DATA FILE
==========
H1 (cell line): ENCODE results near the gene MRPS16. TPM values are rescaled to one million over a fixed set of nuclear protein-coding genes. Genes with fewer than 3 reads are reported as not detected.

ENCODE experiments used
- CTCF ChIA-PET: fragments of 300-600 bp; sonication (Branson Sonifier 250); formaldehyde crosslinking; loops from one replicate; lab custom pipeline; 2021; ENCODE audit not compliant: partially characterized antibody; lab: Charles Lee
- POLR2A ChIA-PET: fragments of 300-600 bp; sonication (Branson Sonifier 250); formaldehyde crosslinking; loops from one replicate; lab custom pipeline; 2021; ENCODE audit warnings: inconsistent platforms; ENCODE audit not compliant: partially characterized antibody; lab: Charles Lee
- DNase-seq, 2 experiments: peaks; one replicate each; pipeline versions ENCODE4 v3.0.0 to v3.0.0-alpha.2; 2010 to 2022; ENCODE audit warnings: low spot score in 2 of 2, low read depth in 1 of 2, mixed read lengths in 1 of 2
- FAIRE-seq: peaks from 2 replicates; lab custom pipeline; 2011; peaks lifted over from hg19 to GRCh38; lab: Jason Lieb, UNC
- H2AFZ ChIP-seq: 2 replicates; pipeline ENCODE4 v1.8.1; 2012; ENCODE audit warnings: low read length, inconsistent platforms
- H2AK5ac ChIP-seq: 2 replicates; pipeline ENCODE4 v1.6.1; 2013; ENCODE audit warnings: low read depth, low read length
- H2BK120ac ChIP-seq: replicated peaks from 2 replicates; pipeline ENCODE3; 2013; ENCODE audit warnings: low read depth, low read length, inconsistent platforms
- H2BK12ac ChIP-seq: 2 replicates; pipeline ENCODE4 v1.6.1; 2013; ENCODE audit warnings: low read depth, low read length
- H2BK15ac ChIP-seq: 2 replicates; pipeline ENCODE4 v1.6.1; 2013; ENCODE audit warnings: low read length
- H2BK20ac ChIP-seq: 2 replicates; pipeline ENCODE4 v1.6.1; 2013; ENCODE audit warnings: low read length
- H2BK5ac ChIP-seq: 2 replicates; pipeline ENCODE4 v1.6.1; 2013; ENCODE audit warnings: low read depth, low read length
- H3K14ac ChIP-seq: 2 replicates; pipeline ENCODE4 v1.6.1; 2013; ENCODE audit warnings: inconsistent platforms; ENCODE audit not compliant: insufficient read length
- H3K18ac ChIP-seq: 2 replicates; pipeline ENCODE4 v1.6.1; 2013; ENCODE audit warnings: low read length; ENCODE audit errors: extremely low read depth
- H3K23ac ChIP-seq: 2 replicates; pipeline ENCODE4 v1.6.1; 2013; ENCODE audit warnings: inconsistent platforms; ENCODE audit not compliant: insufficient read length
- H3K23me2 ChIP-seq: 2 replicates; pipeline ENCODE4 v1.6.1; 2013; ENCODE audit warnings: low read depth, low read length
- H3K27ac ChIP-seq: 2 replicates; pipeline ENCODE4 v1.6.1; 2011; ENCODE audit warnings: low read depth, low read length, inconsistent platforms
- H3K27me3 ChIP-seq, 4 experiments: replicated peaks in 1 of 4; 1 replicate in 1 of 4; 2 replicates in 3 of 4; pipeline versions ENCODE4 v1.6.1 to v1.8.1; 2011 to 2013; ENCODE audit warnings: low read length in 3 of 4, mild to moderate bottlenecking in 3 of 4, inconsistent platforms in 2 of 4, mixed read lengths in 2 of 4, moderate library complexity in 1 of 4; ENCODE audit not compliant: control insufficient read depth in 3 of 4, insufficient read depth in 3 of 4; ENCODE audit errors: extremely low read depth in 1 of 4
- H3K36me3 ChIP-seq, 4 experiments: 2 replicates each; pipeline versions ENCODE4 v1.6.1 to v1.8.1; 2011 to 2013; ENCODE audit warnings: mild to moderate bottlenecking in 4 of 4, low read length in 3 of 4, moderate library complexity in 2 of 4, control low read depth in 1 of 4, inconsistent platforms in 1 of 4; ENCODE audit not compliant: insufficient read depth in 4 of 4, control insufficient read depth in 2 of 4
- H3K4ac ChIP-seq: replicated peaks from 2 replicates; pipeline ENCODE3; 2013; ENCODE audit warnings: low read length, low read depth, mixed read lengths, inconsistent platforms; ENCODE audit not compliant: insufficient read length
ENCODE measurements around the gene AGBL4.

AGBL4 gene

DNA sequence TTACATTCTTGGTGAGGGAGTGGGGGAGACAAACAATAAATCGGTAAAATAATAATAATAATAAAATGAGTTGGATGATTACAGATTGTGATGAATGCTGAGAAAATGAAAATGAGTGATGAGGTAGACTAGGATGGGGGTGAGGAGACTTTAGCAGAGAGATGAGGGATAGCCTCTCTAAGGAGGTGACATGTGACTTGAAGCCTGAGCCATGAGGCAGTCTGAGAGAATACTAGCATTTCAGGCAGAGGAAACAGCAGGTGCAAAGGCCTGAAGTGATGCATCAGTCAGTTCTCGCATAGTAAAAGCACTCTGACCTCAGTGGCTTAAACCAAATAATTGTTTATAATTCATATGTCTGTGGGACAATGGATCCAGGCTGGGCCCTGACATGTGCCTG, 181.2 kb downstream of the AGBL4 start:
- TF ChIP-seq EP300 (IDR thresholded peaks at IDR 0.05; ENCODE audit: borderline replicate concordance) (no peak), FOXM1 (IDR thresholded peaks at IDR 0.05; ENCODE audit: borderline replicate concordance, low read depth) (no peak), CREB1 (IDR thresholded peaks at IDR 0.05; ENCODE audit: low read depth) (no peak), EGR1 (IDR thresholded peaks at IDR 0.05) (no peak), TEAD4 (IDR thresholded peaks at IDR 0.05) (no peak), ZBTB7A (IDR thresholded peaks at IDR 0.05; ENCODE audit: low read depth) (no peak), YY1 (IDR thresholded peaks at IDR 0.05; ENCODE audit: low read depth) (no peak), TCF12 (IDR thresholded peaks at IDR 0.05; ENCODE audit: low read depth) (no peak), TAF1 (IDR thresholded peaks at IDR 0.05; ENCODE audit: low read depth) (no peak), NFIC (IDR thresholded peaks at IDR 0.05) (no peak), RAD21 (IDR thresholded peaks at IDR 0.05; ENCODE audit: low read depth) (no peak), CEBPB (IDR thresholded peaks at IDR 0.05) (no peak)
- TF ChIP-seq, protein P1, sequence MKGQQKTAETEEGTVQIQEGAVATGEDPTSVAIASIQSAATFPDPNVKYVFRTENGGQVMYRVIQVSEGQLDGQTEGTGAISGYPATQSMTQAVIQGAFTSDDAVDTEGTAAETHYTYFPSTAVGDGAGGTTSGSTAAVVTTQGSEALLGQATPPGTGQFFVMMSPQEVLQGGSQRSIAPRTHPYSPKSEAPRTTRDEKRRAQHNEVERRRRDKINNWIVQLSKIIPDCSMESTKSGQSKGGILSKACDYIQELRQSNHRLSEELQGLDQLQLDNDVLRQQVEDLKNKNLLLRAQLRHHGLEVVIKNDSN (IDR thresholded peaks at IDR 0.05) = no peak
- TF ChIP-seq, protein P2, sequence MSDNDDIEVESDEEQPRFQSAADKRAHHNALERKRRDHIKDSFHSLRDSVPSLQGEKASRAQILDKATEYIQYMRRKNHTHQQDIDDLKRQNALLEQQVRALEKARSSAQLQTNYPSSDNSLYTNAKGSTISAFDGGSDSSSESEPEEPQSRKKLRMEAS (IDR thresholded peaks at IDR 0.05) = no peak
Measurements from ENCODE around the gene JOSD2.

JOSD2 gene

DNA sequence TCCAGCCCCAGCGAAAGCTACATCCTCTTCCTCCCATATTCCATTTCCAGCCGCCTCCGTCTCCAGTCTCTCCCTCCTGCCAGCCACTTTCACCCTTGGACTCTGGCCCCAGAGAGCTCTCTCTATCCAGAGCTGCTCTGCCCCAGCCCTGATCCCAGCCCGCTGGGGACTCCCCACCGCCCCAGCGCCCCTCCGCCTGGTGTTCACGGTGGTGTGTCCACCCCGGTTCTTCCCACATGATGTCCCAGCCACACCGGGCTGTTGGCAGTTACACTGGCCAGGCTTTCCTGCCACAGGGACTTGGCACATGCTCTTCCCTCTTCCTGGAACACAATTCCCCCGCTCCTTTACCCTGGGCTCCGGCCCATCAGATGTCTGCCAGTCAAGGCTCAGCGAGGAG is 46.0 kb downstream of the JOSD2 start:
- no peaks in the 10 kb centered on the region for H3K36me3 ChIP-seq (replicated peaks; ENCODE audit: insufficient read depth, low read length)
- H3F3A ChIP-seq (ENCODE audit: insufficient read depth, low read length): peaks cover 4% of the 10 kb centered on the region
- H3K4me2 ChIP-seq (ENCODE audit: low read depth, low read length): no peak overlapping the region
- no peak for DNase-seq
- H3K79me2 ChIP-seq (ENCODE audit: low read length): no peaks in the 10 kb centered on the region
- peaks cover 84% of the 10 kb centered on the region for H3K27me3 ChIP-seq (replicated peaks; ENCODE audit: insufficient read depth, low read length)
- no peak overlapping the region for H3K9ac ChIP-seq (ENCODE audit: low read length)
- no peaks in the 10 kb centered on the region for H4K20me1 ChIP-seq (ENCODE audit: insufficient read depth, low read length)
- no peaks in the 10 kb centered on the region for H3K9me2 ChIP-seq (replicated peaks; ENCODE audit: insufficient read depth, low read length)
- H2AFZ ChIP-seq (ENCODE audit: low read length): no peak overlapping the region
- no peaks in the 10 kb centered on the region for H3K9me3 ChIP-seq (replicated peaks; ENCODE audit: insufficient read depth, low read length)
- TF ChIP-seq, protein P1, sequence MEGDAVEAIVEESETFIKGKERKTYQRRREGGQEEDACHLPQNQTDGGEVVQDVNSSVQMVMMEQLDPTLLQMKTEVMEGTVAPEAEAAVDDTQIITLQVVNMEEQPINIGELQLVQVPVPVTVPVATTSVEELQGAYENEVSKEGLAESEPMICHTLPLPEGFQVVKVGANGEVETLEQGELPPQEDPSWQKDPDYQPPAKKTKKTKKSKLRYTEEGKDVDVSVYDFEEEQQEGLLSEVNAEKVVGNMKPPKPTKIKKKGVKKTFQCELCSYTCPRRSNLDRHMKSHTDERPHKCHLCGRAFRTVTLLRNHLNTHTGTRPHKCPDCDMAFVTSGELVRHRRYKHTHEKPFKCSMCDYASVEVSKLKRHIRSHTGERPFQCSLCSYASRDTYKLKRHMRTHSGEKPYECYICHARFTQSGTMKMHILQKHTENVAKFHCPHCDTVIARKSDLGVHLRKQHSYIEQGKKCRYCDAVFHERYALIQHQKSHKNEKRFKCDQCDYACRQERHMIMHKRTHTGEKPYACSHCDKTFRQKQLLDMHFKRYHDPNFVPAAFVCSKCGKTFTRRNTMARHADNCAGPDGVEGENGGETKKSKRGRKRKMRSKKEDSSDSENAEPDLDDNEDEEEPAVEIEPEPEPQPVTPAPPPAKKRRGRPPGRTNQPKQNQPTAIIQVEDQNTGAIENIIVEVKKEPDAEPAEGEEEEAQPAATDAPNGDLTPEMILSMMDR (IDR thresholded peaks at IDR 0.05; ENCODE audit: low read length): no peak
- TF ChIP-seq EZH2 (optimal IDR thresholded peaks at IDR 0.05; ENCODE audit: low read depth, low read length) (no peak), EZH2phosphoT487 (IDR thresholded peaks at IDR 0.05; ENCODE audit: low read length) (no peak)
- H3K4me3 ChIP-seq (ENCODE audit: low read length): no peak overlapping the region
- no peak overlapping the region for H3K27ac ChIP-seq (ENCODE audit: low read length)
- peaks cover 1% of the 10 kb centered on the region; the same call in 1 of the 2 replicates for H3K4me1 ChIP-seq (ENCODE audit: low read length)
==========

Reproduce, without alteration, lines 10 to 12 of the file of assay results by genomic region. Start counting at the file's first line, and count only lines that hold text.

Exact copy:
- H2BK12ac ChIP-seq: 2 replicates; pipeline ENCODE4 v1.6.1; 2013; ENCODE audit warnings: low read depth, low read length
- H2BK15ac ChIP-seq: 2 replicates; pipeline ENCODE4 v1.6.1; 2013; ENCODE audit warnings: low read length
- H2BK20ac ChIP-seq: 2 replicates; pipeline ENCODE4 v1.6.1; 2013; ENCODE audit warnings: low read length